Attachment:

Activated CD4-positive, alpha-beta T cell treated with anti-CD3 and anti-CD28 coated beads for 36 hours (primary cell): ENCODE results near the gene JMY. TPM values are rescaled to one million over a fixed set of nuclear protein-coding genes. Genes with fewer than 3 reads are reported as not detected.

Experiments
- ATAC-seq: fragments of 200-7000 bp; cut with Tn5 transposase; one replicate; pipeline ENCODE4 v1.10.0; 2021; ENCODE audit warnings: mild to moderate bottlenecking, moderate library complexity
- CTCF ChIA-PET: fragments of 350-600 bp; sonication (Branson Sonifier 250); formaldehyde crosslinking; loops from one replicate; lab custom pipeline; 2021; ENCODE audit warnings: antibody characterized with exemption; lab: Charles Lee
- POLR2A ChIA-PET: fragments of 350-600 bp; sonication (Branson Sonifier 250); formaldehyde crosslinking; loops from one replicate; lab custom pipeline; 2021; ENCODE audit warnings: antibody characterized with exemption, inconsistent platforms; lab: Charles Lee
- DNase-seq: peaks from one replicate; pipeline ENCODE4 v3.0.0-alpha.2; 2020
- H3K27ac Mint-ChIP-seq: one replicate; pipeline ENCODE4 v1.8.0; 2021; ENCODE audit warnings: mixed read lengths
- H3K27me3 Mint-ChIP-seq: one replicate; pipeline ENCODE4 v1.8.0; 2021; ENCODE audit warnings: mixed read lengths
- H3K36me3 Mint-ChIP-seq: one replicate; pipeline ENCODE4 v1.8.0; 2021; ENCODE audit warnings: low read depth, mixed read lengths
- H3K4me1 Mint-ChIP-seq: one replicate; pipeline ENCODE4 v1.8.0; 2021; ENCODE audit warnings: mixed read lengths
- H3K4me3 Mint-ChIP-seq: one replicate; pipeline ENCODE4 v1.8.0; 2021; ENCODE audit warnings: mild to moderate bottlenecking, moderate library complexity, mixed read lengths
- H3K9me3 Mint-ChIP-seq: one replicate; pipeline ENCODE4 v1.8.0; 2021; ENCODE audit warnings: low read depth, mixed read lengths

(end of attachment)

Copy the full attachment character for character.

Activated CD4-positive, alpha-beta T cell treated with anti-CD3 and anti-CD28 coated beads for 36 hours (primary cell): ENCODE results near the gene JMY. TPM values are rescaled to one million over a fixed set of nuclear protein-coding genes. Genes with fewer than 3 reads are reported as not detected.

Experiments
- ATAC-seq: fragments of 200-7000 bp; cut with Tn5 transposase; one replicate; pipeline ENCODE4 v1.10.0; 2021; ENCODE audit warnings: mild to moderate bottlenecking, moderate library complexity
- CTCF ChIA-PET: fragments of 350-600 bp; sonication (Branson Sonifier 250); formaldehyde crosslinking; loops from one replicate; lab custom pipeline; 2021; ENCODE audit warnings: antibody characterized with exemption; lab: Charles Lee
- POLR2A ChIA-PET: fragments of 350-600 bp; sonication (Branson Sonifier 250); formaldehyde crosslinking; loops from one replicate; lab custom pipeline; 2021; ENCODE audit warnings: antibody characterized with exemption, inconsistent platforms; lab: Charles Lee
- DNase-seq: peaks from one replicate; pipeline ENCODE4 v3.0.0-alpha.2; 2020
- H3K27ac Mint-ChIP-seq: one replicate; pipeline ENCODE4 v1.8.0; 2021; ENCODE audit warnings: mixed read lengths
- H3K27me3 Mint-ChIP-seq: one replicate; pipeline ENCODE4 v1.8.0; 2021; ENCODE audit warnings: mixed read lengths
- H3K36me3 Mint-ChIP-seq: one replicate; pipeline ENCODE4 v1.8.0; 2021; ENCODE audit warnings: low read depth, mixed read lengths
- H3K4me1 Mint-ChIP-seq: one replicate; pipeline ENCODE4 v1.8.0; 2021; ENCODE audit warnings: mixed read lengths
- H3K4me3 Mint-ChIP-seq: one replicate; pipeline ENCODE4 v1.8.0; 2021; ENCODE audit warnings: mild to moderate bottlenecking, moderate library complexity, mixed read lengths
- H3K9me3 Mint-ChIP-seq: one replicate; pipeline ENCODE4 v1.8.0; 2021; ENCODE audit warnings: low read depth, mixed read lengths